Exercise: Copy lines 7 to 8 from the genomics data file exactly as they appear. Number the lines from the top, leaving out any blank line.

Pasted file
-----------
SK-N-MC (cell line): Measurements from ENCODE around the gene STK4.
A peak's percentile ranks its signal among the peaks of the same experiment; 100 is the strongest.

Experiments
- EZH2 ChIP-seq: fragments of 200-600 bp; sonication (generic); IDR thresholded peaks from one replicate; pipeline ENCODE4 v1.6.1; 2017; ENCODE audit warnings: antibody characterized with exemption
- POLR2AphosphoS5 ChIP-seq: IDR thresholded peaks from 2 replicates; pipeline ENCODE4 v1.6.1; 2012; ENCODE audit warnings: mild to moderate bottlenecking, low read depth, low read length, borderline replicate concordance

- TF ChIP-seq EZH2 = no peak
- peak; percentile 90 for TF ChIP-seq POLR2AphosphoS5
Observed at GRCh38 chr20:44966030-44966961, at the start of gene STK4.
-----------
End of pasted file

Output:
- peak; percentile 90 for TF ChIP-seq POLR2AphosphoS5
Observed at GRCh38 chr20:44966030-44966961, at the start of gene STK4.